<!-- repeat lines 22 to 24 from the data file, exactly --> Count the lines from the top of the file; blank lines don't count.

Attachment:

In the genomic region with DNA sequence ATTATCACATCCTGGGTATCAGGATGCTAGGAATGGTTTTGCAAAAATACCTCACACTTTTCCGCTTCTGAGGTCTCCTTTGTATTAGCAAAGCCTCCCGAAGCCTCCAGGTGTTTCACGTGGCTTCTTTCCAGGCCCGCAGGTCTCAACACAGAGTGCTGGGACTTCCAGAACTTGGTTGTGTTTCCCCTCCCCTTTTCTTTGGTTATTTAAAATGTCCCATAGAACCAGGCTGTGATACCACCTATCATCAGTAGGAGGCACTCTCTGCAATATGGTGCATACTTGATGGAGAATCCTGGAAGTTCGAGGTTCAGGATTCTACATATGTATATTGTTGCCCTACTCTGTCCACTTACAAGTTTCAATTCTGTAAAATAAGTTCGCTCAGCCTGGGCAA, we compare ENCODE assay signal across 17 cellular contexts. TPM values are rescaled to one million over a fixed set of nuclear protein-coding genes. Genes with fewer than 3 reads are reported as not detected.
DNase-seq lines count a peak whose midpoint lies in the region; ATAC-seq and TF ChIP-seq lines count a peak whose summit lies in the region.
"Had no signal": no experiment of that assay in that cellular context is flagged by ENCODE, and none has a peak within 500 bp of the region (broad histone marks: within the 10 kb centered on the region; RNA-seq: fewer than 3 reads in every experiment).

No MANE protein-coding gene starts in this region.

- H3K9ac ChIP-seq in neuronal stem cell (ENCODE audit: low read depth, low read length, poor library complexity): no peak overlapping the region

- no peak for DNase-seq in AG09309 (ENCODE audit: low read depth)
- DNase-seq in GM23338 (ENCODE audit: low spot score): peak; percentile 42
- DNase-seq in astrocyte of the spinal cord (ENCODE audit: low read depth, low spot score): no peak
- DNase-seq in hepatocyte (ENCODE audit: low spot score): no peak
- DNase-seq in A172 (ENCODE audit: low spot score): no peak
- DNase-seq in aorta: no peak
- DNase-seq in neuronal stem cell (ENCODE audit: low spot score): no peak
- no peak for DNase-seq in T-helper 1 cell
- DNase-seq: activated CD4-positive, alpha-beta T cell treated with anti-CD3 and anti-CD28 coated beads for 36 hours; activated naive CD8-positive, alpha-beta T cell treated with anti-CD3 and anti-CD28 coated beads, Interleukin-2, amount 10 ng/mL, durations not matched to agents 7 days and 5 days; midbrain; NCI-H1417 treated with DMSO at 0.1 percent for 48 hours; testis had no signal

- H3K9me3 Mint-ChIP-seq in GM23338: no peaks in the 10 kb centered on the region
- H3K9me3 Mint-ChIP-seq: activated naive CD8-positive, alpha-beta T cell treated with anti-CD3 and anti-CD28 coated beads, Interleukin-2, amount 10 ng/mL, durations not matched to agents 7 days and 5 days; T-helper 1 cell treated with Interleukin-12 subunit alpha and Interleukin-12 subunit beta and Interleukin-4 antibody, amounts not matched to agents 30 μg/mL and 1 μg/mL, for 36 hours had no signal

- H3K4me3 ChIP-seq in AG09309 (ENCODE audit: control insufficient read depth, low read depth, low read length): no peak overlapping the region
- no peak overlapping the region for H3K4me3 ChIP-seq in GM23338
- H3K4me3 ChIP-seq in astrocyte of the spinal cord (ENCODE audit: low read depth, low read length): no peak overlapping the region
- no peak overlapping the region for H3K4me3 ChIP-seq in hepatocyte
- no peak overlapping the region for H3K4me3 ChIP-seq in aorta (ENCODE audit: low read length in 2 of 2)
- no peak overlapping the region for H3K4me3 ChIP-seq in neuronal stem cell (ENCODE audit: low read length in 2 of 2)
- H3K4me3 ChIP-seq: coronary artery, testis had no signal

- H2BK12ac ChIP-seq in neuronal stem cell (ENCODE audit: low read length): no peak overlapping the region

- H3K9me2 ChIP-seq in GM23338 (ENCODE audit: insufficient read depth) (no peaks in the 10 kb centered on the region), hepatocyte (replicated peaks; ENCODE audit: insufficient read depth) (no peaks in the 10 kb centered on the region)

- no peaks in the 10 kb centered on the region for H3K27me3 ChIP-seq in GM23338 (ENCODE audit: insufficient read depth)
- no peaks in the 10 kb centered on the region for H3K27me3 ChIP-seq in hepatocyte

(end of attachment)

- no peak overlapping the region for H3K4me3 ChIP-seq in neuronal stem cell (ENCODE audit: low read length in 2 of 2)
- H3K4me3 ChIP-seq: coronary artery, testis had no signal

- H2BK12ac ChIP-seq in neuronal stem cell (ENCODE audit: low read length): no peak overlapping the region